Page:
The Courier News from Blytheville, Arkansas on December 19, 1951 · Page 1
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The Courier News from Blytheville, Arkansas · Page 1

Blytheville, Arkansas
Issue Date:
Wednesday, December 19, 1951
Page 1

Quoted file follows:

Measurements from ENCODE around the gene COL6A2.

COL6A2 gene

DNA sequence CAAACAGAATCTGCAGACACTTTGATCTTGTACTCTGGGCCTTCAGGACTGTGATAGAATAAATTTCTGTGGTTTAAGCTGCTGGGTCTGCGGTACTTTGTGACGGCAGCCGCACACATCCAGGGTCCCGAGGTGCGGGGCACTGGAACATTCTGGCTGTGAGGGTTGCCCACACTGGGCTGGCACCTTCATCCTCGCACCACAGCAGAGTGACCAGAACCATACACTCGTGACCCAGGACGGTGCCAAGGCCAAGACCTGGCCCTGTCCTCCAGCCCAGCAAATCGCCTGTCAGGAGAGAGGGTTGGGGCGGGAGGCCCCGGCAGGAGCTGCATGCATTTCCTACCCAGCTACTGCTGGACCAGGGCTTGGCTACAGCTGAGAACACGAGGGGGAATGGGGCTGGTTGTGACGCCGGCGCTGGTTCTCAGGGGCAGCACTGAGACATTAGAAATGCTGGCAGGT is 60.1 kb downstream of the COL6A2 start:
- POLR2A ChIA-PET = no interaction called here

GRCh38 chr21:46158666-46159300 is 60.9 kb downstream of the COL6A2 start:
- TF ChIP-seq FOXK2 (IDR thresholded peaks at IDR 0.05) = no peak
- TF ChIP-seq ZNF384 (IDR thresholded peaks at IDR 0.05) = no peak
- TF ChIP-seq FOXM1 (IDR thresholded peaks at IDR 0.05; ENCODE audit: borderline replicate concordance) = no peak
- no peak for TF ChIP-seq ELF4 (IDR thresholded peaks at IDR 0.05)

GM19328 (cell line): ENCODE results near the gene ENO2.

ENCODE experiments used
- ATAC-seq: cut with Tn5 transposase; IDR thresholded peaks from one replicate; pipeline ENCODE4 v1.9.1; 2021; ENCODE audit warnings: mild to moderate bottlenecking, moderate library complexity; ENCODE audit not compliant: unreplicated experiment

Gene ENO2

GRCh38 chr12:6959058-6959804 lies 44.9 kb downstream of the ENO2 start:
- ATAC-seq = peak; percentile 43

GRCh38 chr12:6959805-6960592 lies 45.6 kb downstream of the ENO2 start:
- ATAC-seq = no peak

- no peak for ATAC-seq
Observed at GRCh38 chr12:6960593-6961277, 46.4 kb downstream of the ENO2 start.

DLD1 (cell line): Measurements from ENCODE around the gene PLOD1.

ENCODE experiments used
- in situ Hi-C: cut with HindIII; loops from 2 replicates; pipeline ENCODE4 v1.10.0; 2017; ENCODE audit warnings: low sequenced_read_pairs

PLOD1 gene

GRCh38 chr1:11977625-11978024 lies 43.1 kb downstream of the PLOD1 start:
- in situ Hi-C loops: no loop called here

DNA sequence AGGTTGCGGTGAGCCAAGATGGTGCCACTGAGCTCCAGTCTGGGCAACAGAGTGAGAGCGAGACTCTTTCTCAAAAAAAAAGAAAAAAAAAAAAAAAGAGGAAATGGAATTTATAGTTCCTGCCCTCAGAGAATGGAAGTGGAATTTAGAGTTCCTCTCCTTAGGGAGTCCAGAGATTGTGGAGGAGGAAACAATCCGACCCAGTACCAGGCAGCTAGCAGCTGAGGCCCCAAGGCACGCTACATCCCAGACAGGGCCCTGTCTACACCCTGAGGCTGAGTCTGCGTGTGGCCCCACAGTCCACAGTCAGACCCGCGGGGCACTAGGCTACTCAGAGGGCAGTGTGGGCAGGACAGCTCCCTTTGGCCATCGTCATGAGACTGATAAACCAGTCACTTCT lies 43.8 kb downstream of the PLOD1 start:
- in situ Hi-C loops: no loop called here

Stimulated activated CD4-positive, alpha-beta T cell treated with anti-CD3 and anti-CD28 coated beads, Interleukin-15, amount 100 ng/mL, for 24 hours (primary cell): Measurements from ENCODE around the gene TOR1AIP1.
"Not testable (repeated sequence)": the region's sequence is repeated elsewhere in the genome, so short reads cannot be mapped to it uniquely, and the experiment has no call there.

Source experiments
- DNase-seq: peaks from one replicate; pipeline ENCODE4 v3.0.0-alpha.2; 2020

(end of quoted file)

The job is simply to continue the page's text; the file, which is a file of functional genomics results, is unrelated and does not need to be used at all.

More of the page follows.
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BLYTHEVILLE COURIER NEWS Tim DOMINANT NVWSPAPBR Of NORTHEAST AKKA-MSA3 AMD SOtrTWtABT MCMOUM YOL. XLVH—NO. 232 Blythevin* Courier Mlwtasippl Valley leader Blytheville Dally Newt Blytheville Herald ' BLYTHEVILLE, ARKANSAS, WEDNESDAY, DECEMBER 19, 1951 SIXTEEN PAGES SINGLE COPIES FIVE CBNT8 19 Arkansas Men on Red POW Roster Identity of Spo Man May Boost State List Total LITTLE ROCK (AP) Nineteen Arkansas servicemen's names are on the list of Americans the Communists say they are holding as prisoners of war in Nor'ui Korea. .ind the release of the Communist list gave hope to hundreds of other Arkansas families that their loved ones arc prisoners of war. Nineteen of the names were confirmed either by The Associated Press against lists of tlie 239 Arkans:ins missing in action or by the Defense Department in its official notification to next of kin. May Be on List A young Hot Springs, Ark., Army officer may be among the prison- Prisoner Lists Increase Strife Communists Call UN Account Useless; Allies Complain, Too By GEORGE Mc.MlTHlJR MUNSAN, Korea, (AP)—Exchange of prisoners of war lists brought new strife today for Korean truce negotiators. The Communists labeled the United Nations list of 132,472 Chinese and Korean prisoners useless. ers. The Communist - released list ihows a 1st U. James L. Stone. aerial number 0-945739, of the First Cavalry Division.' That Is the same name, rank and unit of 1st Lt. James L. Stone of Hot Springs, who was reported missing Nov. 22. Stone's official Mrlal number, though, is 0-6509S. Stone, In Korea nine months, received the Silver Star for leading a patrol in the Homang Valley Oct. ». His mother Is Mrs. Idell Walker of Hot Springs. Arkansans on the list confirmed by the Defense Department and announced in Washington included: Cpl. Truman Davis. RA18290026, •on of Mr. and Mrs. Brannon Da»is. Sfjt. Oliver W. Haney. RA3133960, husband of Mrs. Clara 1,. Haney Mammoth Spring, Ark.. 7th Inf. D4v., held at Chiangsong. Namei on the list announced in Tokyo, which were given to the Aoeociated Press . without addres- •cfi but which checked v;ith names and serial numbers provided by Arkansas families or on previous list» ol missing included: Cpl. Ulysses G. Baugh, RA1B 84- see. aon of Mis Annie C Baugh • o( College Station, neat IlttliTRock, Dpi:, Max -i. Au*ka.' ' aon of Mr. and Mrs "Portia, Ark. Sgt. Thomas D. Bnsswell. RA- 1-829027. husband of Mrs. Margar» Ernestine Braswell of ciossett, Ark. Cpl. Cecil P. Traw. RA 38729115, •nd Inf. Div., son of Mrs. Maggie I. Traw, Rt. 2, Mamljpoth Spring. Cpl. Roscoe C. SibTey, RA 363- M2IS, 2nd Inf. Div., husband of Mrs. Ptly Sibley, Crosiett. Pfc. Roy D. Martin, RA 38732554, 16th Inf. Div., son of Mrs. Emma Martin, DIerks.' Pfo. Thnrman R. Jones, RA 384- M784, 1th Inf. Div. .'son of Mrs. Lue E. Jones, Rt. 2, Waldron. Pfc. Bill W. Mattocks, RA 19341571. 2nd Inf. Div., son of Walter P. Mattocks, Rt. 4, Berryville. ..Pfc. John V. Smith, RA 18331592, »th'-l:n[. Div., son of Mrs. Eellie •plith, Rt. 2. Cherry Valley. y-Pyt ; ' Ellis F. Polk, RA 18360915, "Hfi Inf. Div.. son of Mrs. Florence If. K^tchum, Rt. 3, Searcy. Ctti- Marion J. Morgan, RA 183- lth Inf. Div.. son of M. C. Margin, Rt. 1, Lake Village. < Cpl. Richard Max Davis. RA 1831: 2nd Inf. Div., cousin of Elmer Davis, Rt. 3, Booneville. Pfc. Raymond L. Burnett. RA , 1st Cavalry .Div., brother ofi Jtfs. Ludy Wart, Rt. 1, Austin. M. Sgt, Troy L. Reid. RA 37063415, . ; See POWS on Page 5 The Allies complained the total of 11.559 POWs was loo small. Truce negotiators made no formal protest. The prisoner of war subcommittee was in recess today. U. N. delegates in a. second subcommittee told the Reds they would not budge an inch on how to sd- pervise tiie truce until the Communists agree to rotation of troops and behind the line Inspection to guard against a sneak military buildup. Impossible ta Identify Communist news correspondents at the Panmunjom truce site said It was impossible to Identify Chinese and North Korean troops from the U. N. list. The names were written in English. Men were not identified by rank, unit or In any other way. Chinese newsmen pointed out there are innumerable English spellings for any Chinese name; and the English spelling could be translated back into varying combinations of Chinese ideographs. UN to Supply New List The U. N. has promised to supply a list written in Chinese and Korean about Christmas Day. Red China's Peiping radio said the Allies also agreed to identify them by rank and unit as soon as possible after Christmas. Brig. (Sen. William Nuckols, official U. N. Command spokesman said: "We gave them exactly what we requested from them.' : He said the U. N. list was "Just confirmation of information already given the Communists by the Red Cross. The information Iz readily available to them. Nothing is being withheld." Meanwhile the news flashed out from Washington and Tokyo, for Inside Today's Courier News ...Osceola's Mayor Butler was speechless once...Starr Gazing ...Osceola News.. .Pages 10-11. ...Behind the Blackboard In Blytheville schools.. .Page 2. ...Arkansas News Briefs... Pate 16. .. .Blytheville Personalities.. Fourth Ward Alderman Leslie R. Moore.. .Page 6. ...Markets.. Page 5. ...Society. ..Page 4. ...Sports...Page 12. UN Adopts Western Disarmament Plan Russian Bid for A-Bomb Ban' Tossed Out by 45 to 5 Vote , By STANLEY JOHNSON PARIS (AP)— The United Nations overwhelmingly adopted the Western disarmament plan today and threw out a Russian bid for an immediate ban on atomie weapons. The vote on the whole plnn was 44 to 5, with 10 abstentions and Burma not participating. —AP WIrcpholo MOTHER AND CHILD SKKK KSCAFE KROM FIRE—A mother clutching her child in her arms leans from the third story window of a, burning Chicago, 111., apartment house as she sought aid in escaping. A few minutes later firemen rescued the pair, using ladders. Picture was made by Stephen Lasker, an amateur. The decision was taken by the 60-nation political committee after the longest single-subject debate In Assembly history, it will be formalized by a final vote of the same nations sitting in the Assembly Itself. New Commission A new disarmament commission, instructed to try to end the costly world arms rncc along lines laid down by the Western powers, will be set up under the plan. Russian amendments which thousands the best Christmas present, ever, for many other thousands an empty, hollow message of more _ fe* be prisoner j of ""war rn" Korean ison camps »ere being checked 17 the Defense Department in "takes" as fast as they arrived from Tokyo. .' Special Pentagon forces whipped through the long lists, paired name alter name with the official missing in action list, rushed telegrams to next-of-ktn. "The Secretary ol the Army Weather \ Arkansas forecast: Cloudy this •jfternoon, tonight and Thursday. has asked me lo Inform you that tlie name of John Doe believed to be that of your son, husband, etc. la unverified lists released by opposing fort« of prisoners in their custody. No assurance on be given at thij time." The list of names was little more than one-fourth of the 11,051 Americans officially listed as missing in action. And the Reds said It covered all POWs in their hands. That left a gap of 7,853, a question mark which only time could answer. Task Is Tedious At the Pentagon the- tedious task of comparing names on the list with the names of those officially reported as missing proceeded slowly through the night. By early morning, however, the staff had been doubled and a spokesman In the Adutant General's office said It was likely the list would be fully processed by 5 p.m. CST today. Earlier estimates were that the Job coutd not be completed before tomorrow. Light Red Blows Rebuffed by UN Front Is Quiet Elsewhere as Allies Eye List of POWs By JOHN RANDOLPH SEOUL, Korea. (/Pj—Allied infantry today repulsed several light Communist attacks at scattered points along the Korean front. Most of what little action there was took place on tha Western front. Northwest of Clionvon artillery was called on to help throw back a Red assault that began late Tuesday afterncon. Light contacts will Reds up to a company in strength were reported from other sectors ii the West. r^HBk taiA-ljnM Allied early •.„--,—. ^United Nations forces dispersed them within an hour and 20 minutes. U. 8. Eighth Army reported : m_ American soldiers were killed along the front in the 24 hours ended a 6 p.m. Tuesday. Other U. N. an< South Korean units counted somi casualties, but they were extranet light. Last Sunday also WBS a da of no American war deaths on th ground. An Ear for Tokyo Many Allied soldiers had one ea cocked toward Tokyo, where th Communist list of war prisoners wa. released. Veterans of Korean fight ing had close friends and relati on that list. Allied ships and warplanes car riecl the war to the Reds withoi Interruption. Fog and low ceiling kept U. Sabre jet fighter planes on th ground Wednesday but other Fift Air Force planes flew 164 sortie despite the poor weather. Steel Dispute Is Seen Nearing 'Settlement' RAIN . . Occasional rain tonight and in east •portion Thursday. Warmer east and south this afternoon and tonight, i turning colder west and north por- ; Uons Thursday. ! -Missouri forecast: Mostly cloudy .'' me! warmer with strong southerly wind's today; cloudy with occasional , snow flurries anrl colder tonight; . Thursday partly cloudy and colder; ; strong shifting winds tonight be( coming strong northerly Thursday; high today in 20s northeast, 35 to / 46 southwest; low tonight zero to ; five below northeast to 10 above ; ijputhwest. •.. i Minimum this morning—20. . .' Maximum yesterday morning—43. v Sunset today—4:53. Sunrise tomorrow—7:03. Precipitation 2-1 hlurs to 7 a.m.| today—none. Total since Jan. 1-—43.76. Mean temperature (niidway between hieil and low)—31.5. Normal mean temperature for December— 413. This Date Last Minimum this morn Maximum yesterday-. Precipitation Januar >f.j this Christmas Party For Needy Negro Children Planned The annual Beta Sigma Phi Christmas party for under-privileged Negro children of Blytheville will be held at the American Legion Hut at 1:30 p.m. Friday and will be highlighted with a visit from Santa Claus, who will present gifts to the young guests. The Christmas party is a Joint project of the two Beta Sigma Phi chapters, Alpha Alpha and Alpha Delta, and Is under the direction of the City Council of the sorority. Foods will be distributed and a program is planned. City Car, Truck Licenses for '52 Placed on Sale City automobile and truck 1 censes for 1952 went on sale at tl City Clerk's office In "City Ha yesterday. City Clerk w. I. Malin said lha deadline for the purchase of cil tag Is Jan. 31. Purchasers of 1 censes after that date will be asser sed a cash penalty. Tlie 1952 tags have white lette; ing and numerals on a brown back ground. WASHINGTON <AP>—The dead- eked steel labor dispute appeared eaded today toward a Govern- ie:it-directed solution to avoid in- errupting vital military and clvil- an production. Observers were betting thai Pres- dent Truman would send the omi- ous labor case to the Wage Stab- ization Board for a recommended ettlement well before the New "ear's Day strike deadline of CIO 'resident Philip Murray's steel- vorkers. Demands Are Expensive Murray had some expensive demands, including a 15-cent .hourly iay boost, which could dent wage ontrols. On the other hand, the teel industry wtis balking at giv- ng Murray anything ^unless it also gets, price relief,•'"^''position ~t ould put great pressure oh price onfrols Everybody expected that the eco- lomic tug-of-war eventually will and in the President's lap. He tins ;everal choices. One is to send the :ase to the Wage Stabilization Board for R recommended settlement. He could seize the steel industry as a beleaguered public-In- .erest property under Ihe draft law Or he could invoke the Taft-Hartey Act's court injunction proced- •es. Election Year Problem Murray's threat to close down the entire basic steel producing In since the White House currently is trying to settle railroad industry disputes Bfter having the rail industry under an 18-month seizure. The expected course was that Mr. Truman would send the steel case to . the Wage Stabilization Board. Airways Strike Brought to End CIO Transport- Men Return to Jobs as White Houselntervenes NEW YORK (AP)—A three-day strike against Pan American World Airways ended today as members of the CIO Transport Workers Union returned to their Jobs In compliance with White House Inlerven- tion. Ground crewmen, stewardesses and pursers their picket signs nt 12:01 a.m. EST, agreeing to put off the strike at least BO days while an emergency federal fncl- finding committee studies the wage 'dispute. Vole Was About 8 to 1 .,,... . . The CIO Transport Workers Un- (lustry, along with a major part of, ion Twu said , ast nlgnt tnnt strlk _ nation's aluminum works, posed an election year problem, for Mr. Truman. Invoking the 80-day strike-Bail under the Taft-Hartlcy Act might postpone action in the steel dispute until the springtime when John L. Lewis can be expected to pose his own strike threat in the coal min&s. In fact, Lewis was meeting again tcdny with top United Mine Work- ers voted about eight to one to call off the walkout. The TWU claims 1 to represent 5800 Pan American employes. Company officials earlier had announced they were ready to go before the three-man federal panel. Picketig ended nt Pan American's five American terminal cities: New York, Miami, San Francisco, Brownsville. Tex., and Seattle. Exacl Figures Nol Available Exact figures on the back-to-xvork vote in the five cities were not Immediately available. With overnight shifts normally would have twisted the Western proposals into a Kremlin plan all were decisively spurned. The Soviet ban on the atom was voted down 42 to 6, with nine abstentions, and three countries absent. "The Rollcal! Vote** The rollcnll vote on the British- resolution: In favor 44; Australia, Belgium, Bolivia, Brazil, Canada, Chile, China, Colombia. Costa Rica, Cuba, Denmark, Dominican Republic, Ecuador, El Salvador, Ethiopia. France, Greece, Guatemala, Haiti, Honduras, Iceland, Iraq, Israel, Lebanon, Liberia, Luxembourg. Mexico, Th e Netherl ands, Ne w Zealand, Nicaragua, Norwny, Panama. Paraguay, Peru, Philippines, Sweden, Thailand, Turkey, South Africa, United Kingdom, United States, Uruguay, Venezuela. Yugoslavia. Those Voting Against Against 5: White Russia, Czechoslovakia, Poland, Ukraine, Soviet Union. Abstaining 10: Afghanistan, Argentina, Egypt, India, Indonesia Iran, Pakistan, Saudi Arabia, Syria and Yemen. Russia's proposal was h amendment to a French-Brilish- Amerlcan disarmament proposal The Western plan, would set up a new armament commission and.rln- struct it to 'work- '-for' a step-by- step reduction of arms, 'including areatfoh of n lamper-proof system of International inspection and control ahead of a ban on the atom bomb. . Russia Wanted Bun Russia wanted the bomb banned as a weapon without any conditions and before establishment of a control system. Tlie committee Immediately approved the new commission by a vole of 51 if> 0 with 7 abstentions. Establishment of^ the commission was the only point In the Western plan which Russia was willing to accept Members of the commission will be the 11 nations In the Security Council plus Canada. H will be under orders to report by next June 1 its progress toward mapping a world system of disarmament. Soviet Foreign Minister Andrei Vlshlnsky said yesterday Russia will Join In the work even though it doesn't approve of Ihe instructions slven the commission. Tlie disnrinanient program votec today includes eventual disclosure of atomic bomb stocks. It first was outlined to the world In a radio speccl) by President Truman and was presented lo the U.N. by Sec- etary of state Dean Achcson on Nov. 19. ioodlums Put Bite 5n Christmas Carolers For Paid 'Protection' LONDON. (IP, — Hoodlums tt« muscling into bands of children singing Christmas carols In public.. Scotland Yard reported today the racketeers have taken over parties of youngsters, averaging about 10 years old, and organized them Into "beats." Competitors are chased off. The children sing carols under lighted windows and householders usually reward them with a shilling (14 cents) or so for their songs. It's an old Christmas tradition in England. But since the hoodlums took over, the kids must turn over half their collections — which usually amount to two or three pounds ($5.60 to $8.40) a nightr— for "protection." Jtility, Council Moves May 'Cancel Out' — Water Franchise Hike May Up Rates By CLAUDE K. STARRS (Courier News Staff Writer) Blytheville Water Company is expected to ask for another increase in water rates tomorrow night if City Council approves a proposed ordinance tipping its annual franchise rate by ?C,850, City Hall sources, who declined to be quoted by name, said this morning. ers union aides in planning a spring wage offensive. The Lewis coal contracts expire March 31. T-H May Be Used It seemed lhat Mr. Truman 'may well decide agninst buying two sma]1 > lhc mnss ° f strikers were months of steel industry labor! "°A_ d " e ,_ to _ stn .!l_ back to work unll] peace, under Taft-Hartley, at the of a passible combined steel-coal labor dispute. Seizure of the strike-threatened steel industry also seemed unlikely, 1 later this morning. Driver Forfeits $720 Bond Edward McElwaln of St. Louis, forfeited a $120.23 cash bond in Municipal Court this morning on a charge of driving while under the Influence of liquor. Cotton Men Are Polled on Picking Event French Believe European Army Can Be Put into 'One Uniform' By JOSEPH E. DYXAK | Gen. Dttight D. EisentKnvcr. Sll- PAR1S. MV-Encouraged by Brit- j preme Commander of the North At- ish support If not alliance. French Hantic Treaty Organization (NATO) officials expressed confidence lo-1 force* in Europe, including some Blaze Destroys Two-Room House Fire of undetermined origin destroyed the two room home of Frank Doss at 306 South Franklin Street this morning. The blaze had made good heart- way before 11 was discovered, Mr. Doss said. All of his household belongings were destroyed.' Firemen battled the blaze In sub- ficezing temperature.* but brought it under control quickly. day that they can stitch together a six-country international army with one uniform, one budget and one command. Two days or talks between French leaders and BritUh Prime Minister Winston Churchill put new force; behind France's drive for the European army. British t» Be "IJnked" In a Joint communique, Churchill withheld Britain from joining the army he himself has advocated, but promised BritUh troops will be "linked vith those of the; European defense community for training. supply and operations by land, sea and air." Six-power talks among France. West Germany, luly, Belgium. The Netherlands »nd Luxembourg begin in Paris Dec. 27. They will try to put the final louche* or. Ihe army set-up. British divisions, wants the paper work signed quickly so the proposed army can become the core of bis ground defenses against any nu.s- sian aggression. De-spite British support and the hopeful feeling it imparted in France, one big question remained un.solveb: What will the Belgians do? Rclxium IK Suspicion* Belgium has battled against jiving too'much power to the proposed! super-authority to run the army, and Ls highly suspicious of Joining in a common military budget. Mon' ey demands disturb the Belgians, who already are in near-revolt against NATO requests for & 50 per tent hike In their arms spending. Belgian leadens also hate warned their Parliament may balk at Joining a European army which lacks i complete British membership. Questionnaires are being sent} this week to leading cotton men of this area to get their views on the National Cotton Picking Contest. James Gardner, who headed the Junior Chamber of Commerce committee for the 1951 contest, said the polling of cotton men came as result of recommendations of a small committee which has been set up lo study the contest. Cut in Foreign Aid Spending Is Forecast 1 WASHINGTON <API—TWO senate appropriations committee members predicted today Congress wi] cut down on foreign aid spending next year. President Truman Is reported to have been urged by some of ate advisers to seek more than the 8'^ billion dollars in international assistance funds he requested In the last budget. Congress actually vot ed only S7,4B3.0QO,000. Senator Cordon R-Ore told a reporter he believes expenditures abroad can and will be cut below actual appropriations for 1951. "We have got to continue to put the money necessary to keep the Western'European defense program going," he said, "but there Is no j ronrn for purely economic a!d to those nations." City Council Is lo meet in special* sc.ssion at 8 p.m. tomorrow to con-1 siller a proposal lor boosting the water company's franchise rate from $650 to $7,500 per year. The Council also Ls to consider an offer from Tom A. Little to buy back a 42-foot -strip of Tom Little Park to be added to a Kroger parking lot. The proposal was made last Tuesday night by Cjty Olerk W. I. Malin who told, City" = 'CouncIU the water company has 'been "'just operating' since 1941 when its franchise expired. Mr. Malm cited Arkansas Municipal League figures showing that Blytheville is receiving far less rom the utility for operating priv- teges than other cities of similar size with privately owned water companies. "Gnod" Arguments Seen One City Hall source, however, said that the Waler Company is expected to i]resent » "good" argument with the following items: 1, The water company now furnish e,s free water to the C i Ly's schools. Completion of the new high school will up this value to about 51,000 monthly, according to water utility estimates. . Several years ago, the water company reduced the City's rental price on fire hydrants. 3. Blylhevllle Fire Department pays nothing for Its water. 4. The water utility claims to bi receiving a smaller return on iU investment than other utilities on a comparative basis. {For example, me water com pan; l.s expected to urguc that Bell Tele Soviets Execute Two U.S. Spies' Russia Says Pair phone Company yearly for By EI>nr GILMORE -^ MOSCOW. <yp>—The Soviet' Supreme Court said today that two nen wllli Russian-sounding names Imve been put to death as American saboteur-spies parachuted Into Russia, The announcement from the Military Collegium of the Supreme "ourt said they were dropped into Russia from an American plans manned b y American military officers. Their names were goven as A.'I. Osmanov and F. K. Sarantsev. "State" Knows Nothing Michael McDcrmott, State Department press officer In Washington, said the State Department knows nothing about the incident and said he never heard of two men with those names. The Russians have accused the United States in the United Nations of using some of the Mutual Security Act's ICC million dollar appropriation to pay for treason in *the Soviet bloc. The act provides funds to pay nationals of East Europe for helping Western defense. Arrested in August ipany pays only $1,000 t Ih * Lwo wcre arrested In August , „. its franchise while the h' 1 . 1 " ly after dropping into Russia's city receives nothing in return. The MoU1 * v >™ Republic, a small state water utility pay* only $550 but! 0 / farms aml li " llt industries near gives the above items in return.) | the Romanian border, the Russians The question as to whether or not ihe franchise ha.s expired also may be an issue at tomorrow night's meeting, scheduled to be the present Council's last. May Seek Continuance A source close to the situation, who also declined to be Quoted, said the water company will seek continuance of the franchise-hike proposal until it can be definitely dc- i camps Sce WATKK on 1'agc 5 Truman Wags a Finger at U.S. Employes Accepting Presents WASHINGTON if) — The word went out from the White House 'This committee will remain ac-I yesterday that President Truman live all year and will .seek ways In won't like it if a federal employe 5 „' Forged papers, guns, poison and large sums of money were found on them when they were picked up. the Soviet account reported. Russia Gives Account Russia's stery of the cloak-and- dagger Incident said: The spies confessed they were recruited from displaced persons In Western Germany by •vv hie h the con tc-s t might be improved, "Its first action was this polling of key cotton men, whom we are asking lor suggestions," Mr. Gardner said. Recommendations Irom the cotton men. he explained. wlR be assembled and pa-wed along to the takes a Christmas present—or any other kind of present—from anybody with an axe to grind with the government. Mr. Truman made this known in an around the' corner sort ol way, without issulnp any specific orders. And the White House maintained Its six day long silence on when the 1852 National Cotton Picking Con- 1 President will announce the drastic action he has promised to rid his administration of any remaining wrongdoers. Letter Carrie* News Mr. Truman spoke out on the gift matier in fl letter, made public late yesterday, to Raymond H. Volcy. Federal Housing Administrator, who had told the President about his agency's own efforts to Man Takes False Teeth From Mother-in-Law NEW YORK. Oi'h—A 35-year-old machinist was booked today on a grand larceny charge for stealing his mother-in-law's fake teeth from her mouth while sitting on her. police said. "That's one way of keeping her quiet." David Ritchie wax quoted as telling detective*. keep influence peddlers at arms length. "I think the policy you have set out with respect to the acceptance of Rifts by employes is a wise one and I believe thai this U the cor- rect policy for r.'.i ;r,c Govern- | lent," the President told Foley. j Detailed List Issued The Federal Housing Aritmms- Lralor informed Mr. Truman that he long ago issued a detailed hM of practices which the people working for him must avoid, and lolloped it up this year with a pre-ChrUt- mas warning "even more specific" than in the past. Employes are forbidden, he said, lo take "any favor, gift, unsual loan or discount, gratultious .service, entertainment or any other thing of value" (rom anyone who could possibly expect an official favor. ".Srntl Gifts Hick' 1 Foley told his staff to make this policy known to anybody from whom they might i>e expecting a S^ft, If a gift comes anyway, he iaid, icnd H back firmly but courteously. Foley cautioned employes against acceptJupr even an invitation to lunch without making Mire "it win not rCMiH in embarrassment to the agency or lo themselves." American intelligence agents. They were given special training by American agents in map-making, of firearms. parachute-Jumping, organizing sabotage and terror, and spying. "Smngglert into Greece" Investigation and trial brought out that Osrnanov and Sarantsev wcre .smuggled into Greece after being trained, and from there were Hewn in by American officers to the place where they parachuted onto Soviet territory. Both were said to have tesUfied at their trial that after carrying out their assignments they wcre to report lo U. S. agents at Kars, Turkey, LITTLE LIZ— 09* K relaxed rinaiKialty after it's «